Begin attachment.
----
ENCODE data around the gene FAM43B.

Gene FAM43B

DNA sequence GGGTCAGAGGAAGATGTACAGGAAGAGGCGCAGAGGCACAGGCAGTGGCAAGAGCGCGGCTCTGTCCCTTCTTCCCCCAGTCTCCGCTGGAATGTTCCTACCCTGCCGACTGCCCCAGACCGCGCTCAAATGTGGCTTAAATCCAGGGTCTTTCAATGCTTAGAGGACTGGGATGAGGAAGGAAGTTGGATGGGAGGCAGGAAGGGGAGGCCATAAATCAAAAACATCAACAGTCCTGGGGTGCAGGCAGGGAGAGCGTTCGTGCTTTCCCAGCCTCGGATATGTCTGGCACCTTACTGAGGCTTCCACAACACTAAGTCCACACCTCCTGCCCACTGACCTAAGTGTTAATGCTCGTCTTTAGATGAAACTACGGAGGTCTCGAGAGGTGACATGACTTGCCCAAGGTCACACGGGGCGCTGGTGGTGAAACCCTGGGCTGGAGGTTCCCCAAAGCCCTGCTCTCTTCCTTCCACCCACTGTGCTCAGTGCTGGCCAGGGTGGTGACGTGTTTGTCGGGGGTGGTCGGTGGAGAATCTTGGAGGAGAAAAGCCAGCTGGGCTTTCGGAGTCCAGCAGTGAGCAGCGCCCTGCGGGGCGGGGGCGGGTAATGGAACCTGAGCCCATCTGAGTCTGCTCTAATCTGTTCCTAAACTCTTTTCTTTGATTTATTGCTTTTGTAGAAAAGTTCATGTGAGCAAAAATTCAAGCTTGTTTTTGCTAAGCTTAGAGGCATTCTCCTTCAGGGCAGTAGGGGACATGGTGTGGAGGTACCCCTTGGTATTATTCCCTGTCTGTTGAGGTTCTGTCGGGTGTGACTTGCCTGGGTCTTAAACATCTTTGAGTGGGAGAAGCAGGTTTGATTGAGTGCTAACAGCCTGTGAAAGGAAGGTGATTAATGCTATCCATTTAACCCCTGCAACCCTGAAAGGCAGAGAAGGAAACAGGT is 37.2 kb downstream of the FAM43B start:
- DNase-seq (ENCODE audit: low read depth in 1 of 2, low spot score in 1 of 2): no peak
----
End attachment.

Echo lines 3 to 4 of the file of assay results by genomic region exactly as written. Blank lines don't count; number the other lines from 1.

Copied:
DNA sequence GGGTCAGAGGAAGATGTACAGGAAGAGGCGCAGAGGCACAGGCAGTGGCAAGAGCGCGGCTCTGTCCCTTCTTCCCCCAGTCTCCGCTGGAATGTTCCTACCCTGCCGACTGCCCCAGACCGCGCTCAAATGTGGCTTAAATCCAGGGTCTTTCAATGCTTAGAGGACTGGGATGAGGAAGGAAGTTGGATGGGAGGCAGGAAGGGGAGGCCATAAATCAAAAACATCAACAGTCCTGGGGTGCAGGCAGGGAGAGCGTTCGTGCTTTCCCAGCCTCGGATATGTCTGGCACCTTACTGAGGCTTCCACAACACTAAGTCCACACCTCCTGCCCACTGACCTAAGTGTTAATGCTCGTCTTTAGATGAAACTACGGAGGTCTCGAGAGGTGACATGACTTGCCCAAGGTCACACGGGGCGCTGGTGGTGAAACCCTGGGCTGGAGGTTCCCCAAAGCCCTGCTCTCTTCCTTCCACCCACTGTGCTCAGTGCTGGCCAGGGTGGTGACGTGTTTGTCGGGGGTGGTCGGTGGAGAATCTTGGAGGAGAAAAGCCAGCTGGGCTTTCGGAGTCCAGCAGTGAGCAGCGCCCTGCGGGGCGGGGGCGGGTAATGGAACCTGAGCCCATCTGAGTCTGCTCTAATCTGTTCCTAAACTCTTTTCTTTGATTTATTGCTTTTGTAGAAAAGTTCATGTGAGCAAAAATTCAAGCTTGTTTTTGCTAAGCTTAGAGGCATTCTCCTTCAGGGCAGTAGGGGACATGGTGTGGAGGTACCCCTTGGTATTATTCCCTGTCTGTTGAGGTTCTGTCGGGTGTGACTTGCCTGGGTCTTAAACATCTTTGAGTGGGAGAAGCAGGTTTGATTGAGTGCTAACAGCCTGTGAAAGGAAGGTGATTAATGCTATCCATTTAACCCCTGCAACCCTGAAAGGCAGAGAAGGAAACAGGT is 37.2 kb downstream of the FAM43B start:
- DNase-seq (ENCODE audit: low read depth in 1 of 2, low spot score in 1 of 2): no peak